Dissolution of the Party
Opposition to war brought the Federalists the support of Clinton and many others, and the party made a good showing in the election of 1812, winning New England (except for radical Vermont), New York, New Jersey, Delaware, and part of Maryland. They failed, however, in Pennsylvania and lost the election. While the country was at war, the disgruntled merchants of New England, represented by the Essex Junto, contemplated secession and called the Hartford Convention. Thus, paradoxically the Federalists became the champions of states' rights.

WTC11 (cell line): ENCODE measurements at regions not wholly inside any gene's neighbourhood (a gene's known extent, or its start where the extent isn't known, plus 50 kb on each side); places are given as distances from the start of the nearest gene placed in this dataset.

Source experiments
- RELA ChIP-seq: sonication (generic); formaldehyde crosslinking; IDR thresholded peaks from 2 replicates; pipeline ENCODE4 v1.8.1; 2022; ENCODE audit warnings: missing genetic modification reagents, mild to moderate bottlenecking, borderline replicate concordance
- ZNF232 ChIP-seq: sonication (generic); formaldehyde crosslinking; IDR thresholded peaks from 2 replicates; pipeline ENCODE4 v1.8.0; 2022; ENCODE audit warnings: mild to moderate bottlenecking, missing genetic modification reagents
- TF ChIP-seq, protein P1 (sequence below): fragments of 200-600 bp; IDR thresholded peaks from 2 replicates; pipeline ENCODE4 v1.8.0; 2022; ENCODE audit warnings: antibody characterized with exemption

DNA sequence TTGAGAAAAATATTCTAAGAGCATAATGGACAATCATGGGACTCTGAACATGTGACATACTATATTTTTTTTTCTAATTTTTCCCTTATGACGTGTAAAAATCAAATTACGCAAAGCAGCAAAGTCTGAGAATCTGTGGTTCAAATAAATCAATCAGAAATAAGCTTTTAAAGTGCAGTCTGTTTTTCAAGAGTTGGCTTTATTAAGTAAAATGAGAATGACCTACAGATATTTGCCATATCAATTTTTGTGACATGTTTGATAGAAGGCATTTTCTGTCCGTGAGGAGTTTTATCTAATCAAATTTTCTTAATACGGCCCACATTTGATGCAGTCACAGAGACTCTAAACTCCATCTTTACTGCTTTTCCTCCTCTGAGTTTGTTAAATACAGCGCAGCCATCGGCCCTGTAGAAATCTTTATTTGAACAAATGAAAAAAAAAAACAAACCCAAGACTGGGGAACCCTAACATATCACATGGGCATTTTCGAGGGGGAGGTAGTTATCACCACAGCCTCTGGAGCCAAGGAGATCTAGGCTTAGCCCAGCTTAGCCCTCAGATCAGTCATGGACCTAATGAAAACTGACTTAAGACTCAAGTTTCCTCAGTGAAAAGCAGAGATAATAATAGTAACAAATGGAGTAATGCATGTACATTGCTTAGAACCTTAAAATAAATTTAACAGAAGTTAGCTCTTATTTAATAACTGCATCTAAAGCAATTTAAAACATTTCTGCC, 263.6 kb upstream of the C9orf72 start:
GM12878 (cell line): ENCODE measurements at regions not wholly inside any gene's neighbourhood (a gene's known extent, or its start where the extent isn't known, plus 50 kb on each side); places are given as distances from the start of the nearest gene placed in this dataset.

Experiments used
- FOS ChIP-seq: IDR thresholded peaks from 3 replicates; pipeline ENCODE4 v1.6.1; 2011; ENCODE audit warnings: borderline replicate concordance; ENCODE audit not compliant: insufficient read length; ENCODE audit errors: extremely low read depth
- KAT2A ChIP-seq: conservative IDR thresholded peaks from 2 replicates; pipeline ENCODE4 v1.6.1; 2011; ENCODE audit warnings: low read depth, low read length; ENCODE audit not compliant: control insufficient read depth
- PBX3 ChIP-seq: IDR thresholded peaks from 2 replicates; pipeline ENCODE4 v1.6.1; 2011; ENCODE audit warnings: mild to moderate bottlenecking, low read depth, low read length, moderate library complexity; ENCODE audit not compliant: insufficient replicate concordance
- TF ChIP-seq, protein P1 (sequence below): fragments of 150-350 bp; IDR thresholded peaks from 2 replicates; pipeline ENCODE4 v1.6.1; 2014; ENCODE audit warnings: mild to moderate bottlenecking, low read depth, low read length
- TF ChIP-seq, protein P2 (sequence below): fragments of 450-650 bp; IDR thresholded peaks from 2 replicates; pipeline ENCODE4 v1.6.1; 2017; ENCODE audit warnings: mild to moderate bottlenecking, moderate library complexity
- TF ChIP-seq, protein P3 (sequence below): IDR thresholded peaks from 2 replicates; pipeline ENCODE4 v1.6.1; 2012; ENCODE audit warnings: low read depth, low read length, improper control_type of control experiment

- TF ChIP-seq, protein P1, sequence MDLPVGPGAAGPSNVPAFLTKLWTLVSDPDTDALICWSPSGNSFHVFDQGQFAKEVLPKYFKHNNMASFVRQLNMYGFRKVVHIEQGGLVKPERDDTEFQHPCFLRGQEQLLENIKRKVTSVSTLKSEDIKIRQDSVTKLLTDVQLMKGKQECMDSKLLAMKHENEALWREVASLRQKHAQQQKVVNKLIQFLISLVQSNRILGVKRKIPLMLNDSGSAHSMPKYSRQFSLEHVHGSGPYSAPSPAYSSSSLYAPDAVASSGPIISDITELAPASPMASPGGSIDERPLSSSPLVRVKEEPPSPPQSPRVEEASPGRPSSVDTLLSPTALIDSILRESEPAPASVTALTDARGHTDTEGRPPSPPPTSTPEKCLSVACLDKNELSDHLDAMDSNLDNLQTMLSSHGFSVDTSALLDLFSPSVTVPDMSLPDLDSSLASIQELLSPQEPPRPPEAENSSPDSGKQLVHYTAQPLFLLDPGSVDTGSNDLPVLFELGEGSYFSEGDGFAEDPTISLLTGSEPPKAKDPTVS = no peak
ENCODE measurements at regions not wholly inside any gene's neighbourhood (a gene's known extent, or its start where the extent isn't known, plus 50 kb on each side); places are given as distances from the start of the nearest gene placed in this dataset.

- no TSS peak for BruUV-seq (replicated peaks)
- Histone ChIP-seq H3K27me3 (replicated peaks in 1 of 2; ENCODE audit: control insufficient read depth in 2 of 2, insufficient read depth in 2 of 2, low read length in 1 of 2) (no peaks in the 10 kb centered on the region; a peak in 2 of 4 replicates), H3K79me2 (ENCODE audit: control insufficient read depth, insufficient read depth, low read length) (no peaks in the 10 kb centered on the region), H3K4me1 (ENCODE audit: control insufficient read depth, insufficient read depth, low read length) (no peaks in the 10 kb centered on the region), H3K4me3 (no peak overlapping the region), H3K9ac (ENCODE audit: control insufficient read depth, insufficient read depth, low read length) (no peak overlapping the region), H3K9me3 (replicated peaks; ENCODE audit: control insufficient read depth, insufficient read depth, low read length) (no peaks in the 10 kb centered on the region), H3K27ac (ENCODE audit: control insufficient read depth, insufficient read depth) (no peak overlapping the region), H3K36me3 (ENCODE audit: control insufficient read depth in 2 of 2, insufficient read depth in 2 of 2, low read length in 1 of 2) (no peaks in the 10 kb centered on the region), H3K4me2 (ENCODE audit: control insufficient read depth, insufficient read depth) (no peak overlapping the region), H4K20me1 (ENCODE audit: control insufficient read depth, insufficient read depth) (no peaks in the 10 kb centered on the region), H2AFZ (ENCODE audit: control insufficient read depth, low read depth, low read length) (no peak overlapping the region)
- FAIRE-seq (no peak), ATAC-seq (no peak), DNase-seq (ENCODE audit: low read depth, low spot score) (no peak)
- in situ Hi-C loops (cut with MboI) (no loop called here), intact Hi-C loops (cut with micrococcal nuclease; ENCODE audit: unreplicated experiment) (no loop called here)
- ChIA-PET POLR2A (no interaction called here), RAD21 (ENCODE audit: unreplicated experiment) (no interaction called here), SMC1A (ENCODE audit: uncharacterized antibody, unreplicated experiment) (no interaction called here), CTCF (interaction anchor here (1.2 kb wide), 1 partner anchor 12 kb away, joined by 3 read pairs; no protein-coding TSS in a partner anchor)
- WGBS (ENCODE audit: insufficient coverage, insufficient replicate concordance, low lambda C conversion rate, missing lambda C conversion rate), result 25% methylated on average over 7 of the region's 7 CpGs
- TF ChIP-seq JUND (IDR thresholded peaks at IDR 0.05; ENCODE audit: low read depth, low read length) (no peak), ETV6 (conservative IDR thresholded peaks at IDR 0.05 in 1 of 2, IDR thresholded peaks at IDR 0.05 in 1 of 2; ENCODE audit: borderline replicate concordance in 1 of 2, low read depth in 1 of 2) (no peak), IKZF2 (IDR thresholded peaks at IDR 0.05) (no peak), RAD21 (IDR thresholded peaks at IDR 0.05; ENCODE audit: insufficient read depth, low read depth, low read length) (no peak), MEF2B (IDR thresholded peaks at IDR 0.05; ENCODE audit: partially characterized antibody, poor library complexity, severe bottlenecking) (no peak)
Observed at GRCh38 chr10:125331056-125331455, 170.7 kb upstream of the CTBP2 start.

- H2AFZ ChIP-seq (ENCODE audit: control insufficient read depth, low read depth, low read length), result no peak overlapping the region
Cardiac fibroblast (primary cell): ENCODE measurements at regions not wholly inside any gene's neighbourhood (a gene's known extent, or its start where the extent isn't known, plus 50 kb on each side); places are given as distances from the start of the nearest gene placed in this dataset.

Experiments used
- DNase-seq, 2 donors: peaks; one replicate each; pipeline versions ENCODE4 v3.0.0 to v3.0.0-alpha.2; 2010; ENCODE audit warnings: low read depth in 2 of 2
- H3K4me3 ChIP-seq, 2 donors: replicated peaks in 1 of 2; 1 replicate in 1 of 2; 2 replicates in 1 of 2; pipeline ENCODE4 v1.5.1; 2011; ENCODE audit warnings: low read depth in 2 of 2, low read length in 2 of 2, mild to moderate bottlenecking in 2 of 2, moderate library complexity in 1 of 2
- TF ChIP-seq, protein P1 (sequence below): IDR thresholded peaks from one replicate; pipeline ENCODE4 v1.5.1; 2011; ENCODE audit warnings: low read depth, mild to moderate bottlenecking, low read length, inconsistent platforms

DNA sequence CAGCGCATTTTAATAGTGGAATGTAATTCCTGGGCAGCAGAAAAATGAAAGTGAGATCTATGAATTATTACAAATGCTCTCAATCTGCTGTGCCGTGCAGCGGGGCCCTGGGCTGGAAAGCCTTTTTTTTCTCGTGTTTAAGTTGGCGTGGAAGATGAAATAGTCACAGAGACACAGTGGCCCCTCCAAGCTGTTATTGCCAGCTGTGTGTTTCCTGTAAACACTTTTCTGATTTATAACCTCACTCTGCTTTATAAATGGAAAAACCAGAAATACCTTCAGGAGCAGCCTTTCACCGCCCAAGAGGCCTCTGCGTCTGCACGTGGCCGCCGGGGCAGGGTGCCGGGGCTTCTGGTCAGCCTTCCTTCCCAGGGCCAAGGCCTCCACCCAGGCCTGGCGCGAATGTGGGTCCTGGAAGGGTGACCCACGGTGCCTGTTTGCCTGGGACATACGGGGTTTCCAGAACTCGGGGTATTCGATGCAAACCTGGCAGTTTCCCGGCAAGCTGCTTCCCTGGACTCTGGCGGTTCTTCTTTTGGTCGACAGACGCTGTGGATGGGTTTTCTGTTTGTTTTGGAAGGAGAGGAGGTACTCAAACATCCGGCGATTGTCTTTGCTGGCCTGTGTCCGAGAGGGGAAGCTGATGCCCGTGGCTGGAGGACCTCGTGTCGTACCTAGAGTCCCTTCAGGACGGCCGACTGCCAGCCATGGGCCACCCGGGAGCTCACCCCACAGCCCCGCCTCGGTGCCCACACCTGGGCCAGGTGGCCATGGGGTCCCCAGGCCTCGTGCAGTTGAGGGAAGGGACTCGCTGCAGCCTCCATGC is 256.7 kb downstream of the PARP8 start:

The successful issue of the war ruined the party, which became firmly and solely the party of New England conservatives. The so-called era of good feelings followed, and politics became a matter of internal strife within the Democratic party. The Federalist party did not even offer a presidential candidate in 1820, and by the election of 1824 it was virtually dead.
Sections in this article:
- Origins and Members
- Federalist Policies
- The Triumph of the Jeffersonian Opposition
- Dissolution of the Party
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